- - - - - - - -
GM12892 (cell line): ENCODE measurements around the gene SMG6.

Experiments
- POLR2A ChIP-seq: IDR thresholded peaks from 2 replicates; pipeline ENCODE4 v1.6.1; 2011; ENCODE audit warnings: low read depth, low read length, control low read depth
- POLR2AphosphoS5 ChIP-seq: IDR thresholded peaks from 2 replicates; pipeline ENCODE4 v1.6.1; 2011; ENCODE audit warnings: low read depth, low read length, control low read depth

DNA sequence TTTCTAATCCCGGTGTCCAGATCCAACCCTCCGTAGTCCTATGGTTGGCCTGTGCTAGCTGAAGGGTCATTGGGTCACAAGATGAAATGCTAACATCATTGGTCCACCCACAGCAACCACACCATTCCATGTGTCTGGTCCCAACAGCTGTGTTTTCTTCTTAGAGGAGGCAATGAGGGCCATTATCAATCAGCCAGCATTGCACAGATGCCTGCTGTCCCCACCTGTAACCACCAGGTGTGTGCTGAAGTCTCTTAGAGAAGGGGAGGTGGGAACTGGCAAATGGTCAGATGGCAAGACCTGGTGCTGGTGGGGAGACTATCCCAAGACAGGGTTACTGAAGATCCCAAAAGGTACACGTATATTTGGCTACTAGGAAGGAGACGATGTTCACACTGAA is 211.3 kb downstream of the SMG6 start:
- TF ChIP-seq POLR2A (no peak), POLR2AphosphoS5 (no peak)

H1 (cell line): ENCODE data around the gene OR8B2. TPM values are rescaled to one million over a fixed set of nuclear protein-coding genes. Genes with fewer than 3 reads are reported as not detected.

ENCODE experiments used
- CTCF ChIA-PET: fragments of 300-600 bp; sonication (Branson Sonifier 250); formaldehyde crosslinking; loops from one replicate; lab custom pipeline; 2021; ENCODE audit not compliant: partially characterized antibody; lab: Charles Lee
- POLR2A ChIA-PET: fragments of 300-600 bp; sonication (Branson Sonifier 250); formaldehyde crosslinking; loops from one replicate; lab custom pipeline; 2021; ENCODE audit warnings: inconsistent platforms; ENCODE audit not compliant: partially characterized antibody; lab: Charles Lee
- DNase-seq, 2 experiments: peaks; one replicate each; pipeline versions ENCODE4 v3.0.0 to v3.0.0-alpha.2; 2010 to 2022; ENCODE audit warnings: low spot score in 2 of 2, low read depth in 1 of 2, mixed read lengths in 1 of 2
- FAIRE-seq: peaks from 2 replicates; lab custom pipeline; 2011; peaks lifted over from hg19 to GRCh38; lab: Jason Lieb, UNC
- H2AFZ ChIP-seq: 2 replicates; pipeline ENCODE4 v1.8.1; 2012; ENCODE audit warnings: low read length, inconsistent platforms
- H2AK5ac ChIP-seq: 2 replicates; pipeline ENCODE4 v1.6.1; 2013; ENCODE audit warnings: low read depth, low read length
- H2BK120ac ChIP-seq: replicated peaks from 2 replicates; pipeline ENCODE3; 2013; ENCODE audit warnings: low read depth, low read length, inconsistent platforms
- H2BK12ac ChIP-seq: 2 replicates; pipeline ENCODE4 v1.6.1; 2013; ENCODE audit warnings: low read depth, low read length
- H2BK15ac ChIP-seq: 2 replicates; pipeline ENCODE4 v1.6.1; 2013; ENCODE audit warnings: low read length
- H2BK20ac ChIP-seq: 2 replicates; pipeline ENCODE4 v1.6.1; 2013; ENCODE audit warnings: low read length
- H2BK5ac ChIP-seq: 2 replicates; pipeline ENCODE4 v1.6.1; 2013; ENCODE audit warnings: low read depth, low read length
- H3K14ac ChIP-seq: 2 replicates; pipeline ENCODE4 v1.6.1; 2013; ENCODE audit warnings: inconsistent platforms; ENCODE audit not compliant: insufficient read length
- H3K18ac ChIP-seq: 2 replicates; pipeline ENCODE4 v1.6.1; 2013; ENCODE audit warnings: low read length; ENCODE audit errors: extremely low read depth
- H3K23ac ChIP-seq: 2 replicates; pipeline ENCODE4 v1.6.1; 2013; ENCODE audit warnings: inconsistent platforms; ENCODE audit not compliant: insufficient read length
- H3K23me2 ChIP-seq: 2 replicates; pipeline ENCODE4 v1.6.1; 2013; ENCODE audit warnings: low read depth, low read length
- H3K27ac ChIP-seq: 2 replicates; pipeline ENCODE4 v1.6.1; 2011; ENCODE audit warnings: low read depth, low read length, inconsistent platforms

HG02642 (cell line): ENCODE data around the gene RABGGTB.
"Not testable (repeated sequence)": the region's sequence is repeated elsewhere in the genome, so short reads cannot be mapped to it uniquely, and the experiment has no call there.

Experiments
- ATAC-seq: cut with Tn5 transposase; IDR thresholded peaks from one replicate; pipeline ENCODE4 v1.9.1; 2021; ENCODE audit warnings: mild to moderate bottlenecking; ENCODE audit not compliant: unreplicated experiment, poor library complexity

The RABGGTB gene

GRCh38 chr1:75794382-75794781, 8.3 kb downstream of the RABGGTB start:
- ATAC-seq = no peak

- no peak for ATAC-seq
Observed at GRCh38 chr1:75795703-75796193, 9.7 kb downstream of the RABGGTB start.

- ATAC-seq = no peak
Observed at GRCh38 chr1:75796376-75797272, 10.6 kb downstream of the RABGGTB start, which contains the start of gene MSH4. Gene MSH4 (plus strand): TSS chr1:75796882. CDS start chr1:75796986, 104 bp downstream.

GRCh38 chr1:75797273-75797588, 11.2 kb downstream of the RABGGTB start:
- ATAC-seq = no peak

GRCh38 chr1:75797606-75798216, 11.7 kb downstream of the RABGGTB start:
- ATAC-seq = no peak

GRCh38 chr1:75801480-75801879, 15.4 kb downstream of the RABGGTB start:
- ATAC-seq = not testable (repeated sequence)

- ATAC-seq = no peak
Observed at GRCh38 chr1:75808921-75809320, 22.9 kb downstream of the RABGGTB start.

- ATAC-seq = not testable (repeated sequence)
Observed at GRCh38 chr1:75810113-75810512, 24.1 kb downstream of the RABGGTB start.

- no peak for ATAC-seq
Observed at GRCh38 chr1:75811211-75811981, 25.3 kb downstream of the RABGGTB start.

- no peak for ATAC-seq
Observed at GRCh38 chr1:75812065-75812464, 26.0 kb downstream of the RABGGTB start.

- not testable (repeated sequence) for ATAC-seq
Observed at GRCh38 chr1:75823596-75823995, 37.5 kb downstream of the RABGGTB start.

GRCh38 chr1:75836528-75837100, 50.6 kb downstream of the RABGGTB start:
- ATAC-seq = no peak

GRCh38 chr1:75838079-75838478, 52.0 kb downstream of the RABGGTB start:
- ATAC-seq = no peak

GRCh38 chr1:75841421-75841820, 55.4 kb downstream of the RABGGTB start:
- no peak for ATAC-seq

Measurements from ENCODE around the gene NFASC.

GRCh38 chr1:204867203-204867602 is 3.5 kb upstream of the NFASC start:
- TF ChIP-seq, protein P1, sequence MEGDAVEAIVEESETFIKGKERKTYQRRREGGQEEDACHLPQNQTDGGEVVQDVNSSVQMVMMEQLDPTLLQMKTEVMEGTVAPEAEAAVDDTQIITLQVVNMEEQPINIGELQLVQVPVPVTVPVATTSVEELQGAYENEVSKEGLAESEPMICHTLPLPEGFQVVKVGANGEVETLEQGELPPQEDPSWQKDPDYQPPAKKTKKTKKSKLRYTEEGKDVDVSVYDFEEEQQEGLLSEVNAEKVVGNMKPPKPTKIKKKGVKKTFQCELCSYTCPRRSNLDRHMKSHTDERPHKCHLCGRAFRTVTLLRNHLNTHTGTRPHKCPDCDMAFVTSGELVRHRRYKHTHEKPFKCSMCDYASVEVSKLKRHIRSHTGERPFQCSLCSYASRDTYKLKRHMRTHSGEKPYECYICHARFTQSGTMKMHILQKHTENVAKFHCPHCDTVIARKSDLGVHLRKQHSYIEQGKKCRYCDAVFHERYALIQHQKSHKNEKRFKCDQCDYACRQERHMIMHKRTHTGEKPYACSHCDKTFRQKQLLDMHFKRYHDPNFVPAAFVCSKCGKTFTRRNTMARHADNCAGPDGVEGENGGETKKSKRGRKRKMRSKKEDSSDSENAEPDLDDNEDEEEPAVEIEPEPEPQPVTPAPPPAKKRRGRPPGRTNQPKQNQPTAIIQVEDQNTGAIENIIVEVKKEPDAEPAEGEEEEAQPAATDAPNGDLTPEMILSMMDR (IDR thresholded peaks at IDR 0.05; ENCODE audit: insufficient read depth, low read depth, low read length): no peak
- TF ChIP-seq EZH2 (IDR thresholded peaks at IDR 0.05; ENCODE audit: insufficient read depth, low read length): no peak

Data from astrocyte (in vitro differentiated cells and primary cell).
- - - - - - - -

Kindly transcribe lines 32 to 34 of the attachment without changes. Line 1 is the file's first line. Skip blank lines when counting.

- no peak for ATAC-seq
Observed at GRCh38 chr1:75795703-75796193, 9.7 kb downstream of the RABGGTB start.

- ATAC-seq = no peak